by Marco Conte and Katharina Bouchaar, Enercy1
In recent years, the increasing interest in the clean Hydrogen sector has led key stakeholders across Europe to develop ambitious projects, with green hydrogen as the main protagonist: the so-called “Hydrogen Valleys.”
The concept at the basis of a Hydrogen Valley is that it covers all the steps of the hydrogen value-chain, from production, through distribution and storage, to multiple end-user applications, ideally in different sectors (energy, industry, mobility). These projects should have a clear geographical definition, for instance local municipalities, regions, islands, or even ports and industry clusters, and be characterized by an underpinning political support, and a significant economic investment. Typically, project sizes are in the order of tens of millions of Euros. Other requirements of Hydrogen Valleys include the capability to be scalable, within the geographical area which defines the project, and replicable in other regions.
In Europe, the first Hydrogen Valleys were developed and implemented 8-10 years ago and named “Hydrogen Territories” (BIG HIT in Scotland, eFarm in Germany, and HyBalance in Denmark). They were characterized by a small geographical scale, as well as low volumes of hydrogen produced and utilized.
Today, more than 60 Valleys are under development across Europe. Some of them have ambitions for larger scales, like the Green Hydrogen Hub project in Denmark, the Nazarè Green Hydrogen Valley in Portugal, or the Basque Hydrogen Corridor in the North of Spain, all of them aiming to provide hydrogen to the local utilities, but also to export a part of it towards other regions and/or countries.
It may well happen that some Hydrogen Valleys will be characterized by a mismatch between hydrogen production potential and the actual local demand: the hydrogen produced will probably be larger than the demand in those regions with high availability of renewable sources but low population density, while the opposite might occur in regions with high population density and/or a large industry base, but no possibility to increase significantly their renewable electricity production.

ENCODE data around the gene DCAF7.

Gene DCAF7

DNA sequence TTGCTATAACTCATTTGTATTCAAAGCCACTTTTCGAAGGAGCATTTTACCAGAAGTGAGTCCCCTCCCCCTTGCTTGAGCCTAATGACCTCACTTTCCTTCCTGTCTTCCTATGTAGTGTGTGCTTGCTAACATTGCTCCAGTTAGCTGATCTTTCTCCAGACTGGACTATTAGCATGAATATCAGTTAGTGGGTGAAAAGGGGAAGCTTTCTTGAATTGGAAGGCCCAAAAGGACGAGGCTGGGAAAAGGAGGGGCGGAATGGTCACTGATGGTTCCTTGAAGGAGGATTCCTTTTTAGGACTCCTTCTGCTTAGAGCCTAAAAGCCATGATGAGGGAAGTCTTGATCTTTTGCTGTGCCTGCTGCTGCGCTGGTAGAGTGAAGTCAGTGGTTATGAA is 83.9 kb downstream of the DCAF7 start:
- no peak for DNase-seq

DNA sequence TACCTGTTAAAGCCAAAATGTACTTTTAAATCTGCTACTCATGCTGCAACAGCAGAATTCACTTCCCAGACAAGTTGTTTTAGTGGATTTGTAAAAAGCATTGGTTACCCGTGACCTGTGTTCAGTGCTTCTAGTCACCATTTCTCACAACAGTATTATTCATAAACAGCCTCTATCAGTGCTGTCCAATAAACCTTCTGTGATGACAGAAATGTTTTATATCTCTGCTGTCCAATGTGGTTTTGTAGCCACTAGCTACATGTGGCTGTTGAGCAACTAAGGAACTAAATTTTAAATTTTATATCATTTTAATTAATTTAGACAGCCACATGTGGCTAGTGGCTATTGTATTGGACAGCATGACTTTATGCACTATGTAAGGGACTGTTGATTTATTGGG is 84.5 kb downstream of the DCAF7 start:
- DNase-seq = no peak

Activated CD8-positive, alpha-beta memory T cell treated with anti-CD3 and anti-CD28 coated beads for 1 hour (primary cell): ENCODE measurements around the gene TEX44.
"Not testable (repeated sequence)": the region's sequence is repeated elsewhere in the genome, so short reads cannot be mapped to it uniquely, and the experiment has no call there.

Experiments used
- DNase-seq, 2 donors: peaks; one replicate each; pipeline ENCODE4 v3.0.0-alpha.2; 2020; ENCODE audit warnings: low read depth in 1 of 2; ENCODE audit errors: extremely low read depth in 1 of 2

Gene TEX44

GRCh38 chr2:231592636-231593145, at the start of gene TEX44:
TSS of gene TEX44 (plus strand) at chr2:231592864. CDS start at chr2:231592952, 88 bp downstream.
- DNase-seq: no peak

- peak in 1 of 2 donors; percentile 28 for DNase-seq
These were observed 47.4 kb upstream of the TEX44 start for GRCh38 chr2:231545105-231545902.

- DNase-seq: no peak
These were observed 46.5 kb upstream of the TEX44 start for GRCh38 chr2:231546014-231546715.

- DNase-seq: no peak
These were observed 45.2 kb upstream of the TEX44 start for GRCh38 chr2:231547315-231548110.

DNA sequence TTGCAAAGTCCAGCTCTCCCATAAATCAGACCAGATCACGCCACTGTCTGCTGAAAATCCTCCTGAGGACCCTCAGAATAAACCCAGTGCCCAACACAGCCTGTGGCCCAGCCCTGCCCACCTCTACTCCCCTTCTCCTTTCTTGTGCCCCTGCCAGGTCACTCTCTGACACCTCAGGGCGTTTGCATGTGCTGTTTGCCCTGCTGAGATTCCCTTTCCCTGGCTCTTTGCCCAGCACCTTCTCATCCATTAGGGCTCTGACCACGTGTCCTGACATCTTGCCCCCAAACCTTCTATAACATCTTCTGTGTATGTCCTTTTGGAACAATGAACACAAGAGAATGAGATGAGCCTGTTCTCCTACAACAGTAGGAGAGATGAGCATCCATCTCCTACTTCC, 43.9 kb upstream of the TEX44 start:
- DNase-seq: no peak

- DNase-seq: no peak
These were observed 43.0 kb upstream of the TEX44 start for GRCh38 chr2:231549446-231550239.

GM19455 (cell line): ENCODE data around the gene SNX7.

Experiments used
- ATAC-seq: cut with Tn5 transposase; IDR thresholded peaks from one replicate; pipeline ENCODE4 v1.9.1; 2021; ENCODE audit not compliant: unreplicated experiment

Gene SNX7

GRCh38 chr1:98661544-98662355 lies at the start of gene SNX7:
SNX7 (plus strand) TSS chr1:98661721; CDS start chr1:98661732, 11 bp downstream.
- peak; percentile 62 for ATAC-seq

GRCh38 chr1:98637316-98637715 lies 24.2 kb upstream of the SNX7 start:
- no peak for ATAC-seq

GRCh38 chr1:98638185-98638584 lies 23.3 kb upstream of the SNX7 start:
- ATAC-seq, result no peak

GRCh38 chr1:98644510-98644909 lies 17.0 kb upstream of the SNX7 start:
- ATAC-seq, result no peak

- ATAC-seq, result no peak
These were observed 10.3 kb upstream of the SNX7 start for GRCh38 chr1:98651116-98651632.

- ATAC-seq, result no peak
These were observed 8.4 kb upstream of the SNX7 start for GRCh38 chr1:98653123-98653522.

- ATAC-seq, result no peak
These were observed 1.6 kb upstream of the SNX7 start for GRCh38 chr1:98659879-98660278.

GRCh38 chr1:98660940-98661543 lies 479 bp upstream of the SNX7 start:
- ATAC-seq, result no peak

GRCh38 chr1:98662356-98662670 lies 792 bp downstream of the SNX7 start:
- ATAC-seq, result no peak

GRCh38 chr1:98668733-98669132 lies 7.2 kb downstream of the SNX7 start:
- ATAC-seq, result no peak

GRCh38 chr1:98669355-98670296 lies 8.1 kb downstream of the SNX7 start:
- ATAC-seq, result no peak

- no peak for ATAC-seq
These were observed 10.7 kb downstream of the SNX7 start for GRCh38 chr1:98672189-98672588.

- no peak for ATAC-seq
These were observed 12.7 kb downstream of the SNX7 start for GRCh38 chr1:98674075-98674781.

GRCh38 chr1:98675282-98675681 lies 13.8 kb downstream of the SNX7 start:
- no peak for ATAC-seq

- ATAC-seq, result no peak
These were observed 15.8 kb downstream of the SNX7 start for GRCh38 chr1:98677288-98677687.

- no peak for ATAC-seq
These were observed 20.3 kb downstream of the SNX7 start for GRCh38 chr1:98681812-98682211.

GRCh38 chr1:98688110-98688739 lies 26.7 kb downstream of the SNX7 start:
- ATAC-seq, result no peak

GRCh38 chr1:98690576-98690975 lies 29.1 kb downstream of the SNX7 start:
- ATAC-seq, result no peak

The future of Hydrogen Valleys, and in general of the hydrogen economy, will strongly depend on how effectively the different projects will be able to communicate and exchange resources between each other.
A possible answer to this challenge might be represented by a new concept: the cross-border Hydrogen Valleys. Instead of considering a unique geographical area, different regions can be connected to each other through the exchange of hydrogen, e.g. through liquid hydrogen or other carriers, to allow the widest availability of hydrogen. A pioneer example of this kind is the emerging North-Adriatic Hydrogen Valley, involving three different nations: Croatia, Slovenia, and North-East Italy. With this project the hydrogen will be produced in different locations across these countries and exchanged between them, aiming at decarbonising major industrial sectors, such as steel and cement production, as well as maritime and road transport.
Another similar Hydrogen Valley under development is the BalticSeaH2 project, with its centre in southern Finland and Estonia, in which green hydrogen will be generated and exchanged with pipelines and ships between the two areas to be used mainly in the industrial and energy sectors.